Fewer people are going to the office in Brighton and Hove since the government announced its “Plan B” measures to try to limit the spread of the coronavirus.
The Prime Minister Boris Johnson advised people to work from home from Monday 13 December in response to the rapid spread of the omicron strain.
Since then, according to Google location data, there has been a drop in workplace activity in Brighton and Hove.
In the working week to Friday 17 December footfall was 34.2 per cent lower than during a five-week baseline period before the coronavirus pandemic started.
The figures also suggest that more people are working from home in Brighton and Hove than in other parts of the country.
Across Britain, activity in workplaces was 29.6 per cent below normal in the week to Friday 17 December – the lowest level since the end of October.
The 34.2 per cent drop in Brighton and Hove footfall was greater than the 29.8 per cent “below normal” level in the previous working week – the five days to Friday 10 December.
And a month earlier the figure was 30.2 per cent below the baseline.
The Institute of Directors (IoD) said that this had had affected business and led to a drop in consumer demand at the “worst possible time” for some parts of the economy.
Alex Hall-Chen, senior policy adviser at the IoD, welcomed the government’s targeted support package for affected businesses but said it did not go far enough.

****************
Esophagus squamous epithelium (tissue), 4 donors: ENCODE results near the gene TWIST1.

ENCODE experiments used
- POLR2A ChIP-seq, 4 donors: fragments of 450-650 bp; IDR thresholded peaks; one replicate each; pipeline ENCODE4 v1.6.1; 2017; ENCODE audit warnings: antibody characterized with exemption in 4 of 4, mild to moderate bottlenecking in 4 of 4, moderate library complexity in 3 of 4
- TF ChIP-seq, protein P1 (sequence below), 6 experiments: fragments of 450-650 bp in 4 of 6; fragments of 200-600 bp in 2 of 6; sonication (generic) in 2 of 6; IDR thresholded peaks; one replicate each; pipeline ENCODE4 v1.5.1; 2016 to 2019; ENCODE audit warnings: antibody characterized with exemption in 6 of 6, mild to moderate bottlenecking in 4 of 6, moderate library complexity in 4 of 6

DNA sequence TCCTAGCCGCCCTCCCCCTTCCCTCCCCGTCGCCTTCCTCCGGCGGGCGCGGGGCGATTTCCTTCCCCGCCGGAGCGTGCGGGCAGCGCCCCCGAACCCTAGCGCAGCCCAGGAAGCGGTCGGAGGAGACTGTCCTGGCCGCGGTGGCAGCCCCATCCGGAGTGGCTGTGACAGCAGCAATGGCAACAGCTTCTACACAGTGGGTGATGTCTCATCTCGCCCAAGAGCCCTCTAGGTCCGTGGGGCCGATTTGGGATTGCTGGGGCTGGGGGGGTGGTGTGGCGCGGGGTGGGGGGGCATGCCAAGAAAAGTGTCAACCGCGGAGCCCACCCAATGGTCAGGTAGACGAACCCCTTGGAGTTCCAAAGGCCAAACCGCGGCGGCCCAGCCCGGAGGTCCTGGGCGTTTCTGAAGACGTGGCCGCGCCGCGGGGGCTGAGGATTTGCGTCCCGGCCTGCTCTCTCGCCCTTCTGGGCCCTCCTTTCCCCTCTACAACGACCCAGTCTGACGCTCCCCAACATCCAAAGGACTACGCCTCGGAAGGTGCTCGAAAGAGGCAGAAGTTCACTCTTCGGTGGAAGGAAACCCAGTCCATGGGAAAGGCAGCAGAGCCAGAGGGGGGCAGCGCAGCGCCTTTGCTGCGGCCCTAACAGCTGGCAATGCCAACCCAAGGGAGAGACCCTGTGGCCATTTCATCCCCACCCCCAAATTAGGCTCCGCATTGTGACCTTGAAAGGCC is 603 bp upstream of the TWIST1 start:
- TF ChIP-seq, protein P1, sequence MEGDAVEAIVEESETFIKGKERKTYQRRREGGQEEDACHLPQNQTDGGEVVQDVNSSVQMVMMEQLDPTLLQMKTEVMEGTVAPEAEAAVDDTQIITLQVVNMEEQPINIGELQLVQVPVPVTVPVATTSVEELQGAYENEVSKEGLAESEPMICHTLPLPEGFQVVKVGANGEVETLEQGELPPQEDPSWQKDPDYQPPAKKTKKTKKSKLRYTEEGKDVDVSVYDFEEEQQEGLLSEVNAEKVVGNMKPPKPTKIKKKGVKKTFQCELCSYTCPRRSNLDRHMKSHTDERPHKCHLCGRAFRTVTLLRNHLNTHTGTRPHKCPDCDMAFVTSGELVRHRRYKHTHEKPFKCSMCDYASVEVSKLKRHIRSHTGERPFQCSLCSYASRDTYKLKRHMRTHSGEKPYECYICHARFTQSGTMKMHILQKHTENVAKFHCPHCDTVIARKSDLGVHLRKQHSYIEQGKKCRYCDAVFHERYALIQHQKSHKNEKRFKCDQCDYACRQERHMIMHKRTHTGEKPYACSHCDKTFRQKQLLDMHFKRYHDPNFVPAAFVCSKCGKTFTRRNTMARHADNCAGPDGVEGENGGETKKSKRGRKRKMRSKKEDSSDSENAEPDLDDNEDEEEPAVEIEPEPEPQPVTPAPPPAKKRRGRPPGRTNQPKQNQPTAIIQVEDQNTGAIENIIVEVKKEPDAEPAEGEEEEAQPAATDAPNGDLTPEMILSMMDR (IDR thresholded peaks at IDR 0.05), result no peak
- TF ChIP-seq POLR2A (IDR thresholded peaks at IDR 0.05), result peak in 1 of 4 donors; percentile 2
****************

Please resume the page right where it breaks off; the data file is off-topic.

He added: “Business leaders crave certainty to enable them to plan and invest with confidence.
“Therefore, we are also looking to the Prime Minister to clear up the speculation about whether additional restrictions are going to be introduced in the days following Christmas.”
When the latest guidance was issued, the Confederation of British Industry (CBI) said that the government was right to advise those who can work from home to do so.
But it said that this should be reversed as soon as it was safe, adding that home-working brings significant economic cost by restricting trade for some businesses and affecting mental health.
The CBI said: “Some economic activity is displaced to local areas but it also leaves our town and city centres under real strain for retailers and hospitality.
“With the push for a booster rollout by the end of the year, the government should use the (Wednesday) 5 January review to identify a new regime, drawing on testing, covid-secure workplaces and antivirals, to outline its intention for ending the push to work from home.”